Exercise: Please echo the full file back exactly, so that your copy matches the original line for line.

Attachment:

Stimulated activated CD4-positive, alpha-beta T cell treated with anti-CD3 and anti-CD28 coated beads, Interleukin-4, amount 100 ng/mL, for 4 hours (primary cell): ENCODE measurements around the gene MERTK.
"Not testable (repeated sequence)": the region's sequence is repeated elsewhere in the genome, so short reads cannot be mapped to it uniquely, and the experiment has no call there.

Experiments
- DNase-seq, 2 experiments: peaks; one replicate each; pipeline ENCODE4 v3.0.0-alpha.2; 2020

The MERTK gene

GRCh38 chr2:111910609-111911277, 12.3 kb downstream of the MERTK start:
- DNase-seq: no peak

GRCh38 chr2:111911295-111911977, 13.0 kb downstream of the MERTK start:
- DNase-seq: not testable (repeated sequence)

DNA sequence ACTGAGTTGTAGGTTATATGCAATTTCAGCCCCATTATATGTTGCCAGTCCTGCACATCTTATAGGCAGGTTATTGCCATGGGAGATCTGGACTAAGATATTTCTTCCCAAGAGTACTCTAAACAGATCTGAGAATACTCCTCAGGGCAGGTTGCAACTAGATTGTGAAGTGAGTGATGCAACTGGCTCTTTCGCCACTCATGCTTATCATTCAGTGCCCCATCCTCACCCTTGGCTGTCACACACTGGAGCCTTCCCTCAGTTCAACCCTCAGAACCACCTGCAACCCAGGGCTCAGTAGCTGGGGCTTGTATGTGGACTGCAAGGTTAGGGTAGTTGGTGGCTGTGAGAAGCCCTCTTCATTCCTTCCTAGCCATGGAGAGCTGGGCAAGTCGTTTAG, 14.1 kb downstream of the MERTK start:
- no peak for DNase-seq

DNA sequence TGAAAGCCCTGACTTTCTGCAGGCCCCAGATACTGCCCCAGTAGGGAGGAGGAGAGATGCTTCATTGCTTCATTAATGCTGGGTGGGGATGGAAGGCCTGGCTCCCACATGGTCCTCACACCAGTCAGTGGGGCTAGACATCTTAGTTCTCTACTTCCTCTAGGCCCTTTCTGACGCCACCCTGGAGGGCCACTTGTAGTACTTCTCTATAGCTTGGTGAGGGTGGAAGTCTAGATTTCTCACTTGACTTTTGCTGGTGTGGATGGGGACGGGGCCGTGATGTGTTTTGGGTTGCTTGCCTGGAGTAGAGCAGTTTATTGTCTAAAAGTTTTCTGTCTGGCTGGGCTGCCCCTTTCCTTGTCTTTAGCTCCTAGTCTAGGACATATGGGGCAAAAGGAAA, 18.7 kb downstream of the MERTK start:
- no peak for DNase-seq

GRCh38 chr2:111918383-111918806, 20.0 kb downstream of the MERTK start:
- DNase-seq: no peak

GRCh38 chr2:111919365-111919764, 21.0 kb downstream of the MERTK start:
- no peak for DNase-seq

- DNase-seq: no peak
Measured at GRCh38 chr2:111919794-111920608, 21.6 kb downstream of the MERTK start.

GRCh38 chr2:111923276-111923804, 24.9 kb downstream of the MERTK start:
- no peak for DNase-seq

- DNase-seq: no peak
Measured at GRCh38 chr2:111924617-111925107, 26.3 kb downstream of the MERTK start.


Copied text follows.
Stimulated activated CD4-positive, alpha-beta T cell treated with anti-CD3 and anti-CD28 coated beads, Interleukin-4, amount 100 ng/mL, for 4 hours (primary cell): ENCODE measurements around the gene MERTK.
"Not testable (repeated sequence)": the region's sequence is repeated elsewhere in the genome, so short reads cannot be mapped to it uniquely, and the experiment has no call there.

Experiments
- DNase-seq, 2 experiments: peaks; one replicate each; pipeline ENCODE4 v3.0.0-alpha.2; 2020

The MERTK gene

GRCh38 chr2:111910609-111911277, 12.3 kb downstream of the MERTK start:
- DNase-seq: no peak

GRCh38 chr2:111911295-111911977, 13.0 kb downstream of the MERTK start:
- DNase-seq: not testable (repeated sequence)

DNA sequence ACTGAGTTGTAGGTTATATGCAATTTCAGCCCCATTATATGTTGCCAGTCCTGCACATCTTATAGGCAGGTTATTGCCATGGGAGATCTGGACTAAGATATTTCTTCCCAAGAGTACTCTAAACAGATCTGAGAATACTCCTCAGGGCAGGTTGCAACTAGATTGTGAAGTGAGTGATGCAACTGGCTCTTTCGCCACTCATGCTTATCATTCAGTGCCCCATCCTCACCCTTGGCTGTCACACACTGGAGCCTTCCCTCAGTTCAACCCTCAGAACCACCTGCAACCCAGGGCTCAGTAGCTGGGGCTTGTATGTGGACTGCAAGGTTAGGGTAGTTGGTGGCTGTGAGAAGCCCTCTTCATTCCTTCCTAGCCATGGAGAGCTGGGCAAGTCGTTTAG, 14.1 kb downstream of the MERTK start:
- no peak for DNase-seq

DNA sequence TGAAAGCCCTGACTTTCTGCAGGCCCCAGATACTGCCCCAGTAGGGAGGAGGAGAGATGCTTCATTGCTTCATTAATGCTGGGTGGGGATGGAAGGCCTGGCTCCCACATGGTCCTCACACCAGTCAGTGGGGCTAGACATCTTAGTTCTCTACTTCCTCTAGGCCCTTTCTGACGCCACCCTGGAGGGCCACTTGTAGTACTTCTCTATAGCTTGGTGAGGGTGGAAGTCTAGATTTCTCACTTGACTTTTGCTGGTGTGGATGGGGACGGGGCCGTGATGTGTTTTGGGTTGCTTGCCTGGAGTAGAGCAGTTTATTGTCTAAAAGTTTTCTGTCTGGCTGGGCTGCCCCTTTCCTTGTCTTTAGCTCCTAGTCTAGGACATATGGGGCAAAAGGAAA, 18.7 kb downstream of the MERTK start:
- no peak for DNase-seq

GRCh38 chr2:111918383-111918806, 20.0 kb downstream of the MERTK start:
- DNase-seq: no peak

GRCh38 chr2:111919365-111919764, 21.0 kb downstream of the MERTK start:
- no peak for DNase-seq

- DNase-seq: no peak
Measured at GRCh38 chr2:111919794-111920608, 21.6 kb downstream of the MERTK start.

GRCh38 chr2:111923276-111923804, 24.9 kb downstream of the MERTK start:
- no peak for DNase-seq

- DNase-seq: no peak
Measured at GRCh38 chr2:111924617-111925107, 26.3 kb downstream of the MERTK start.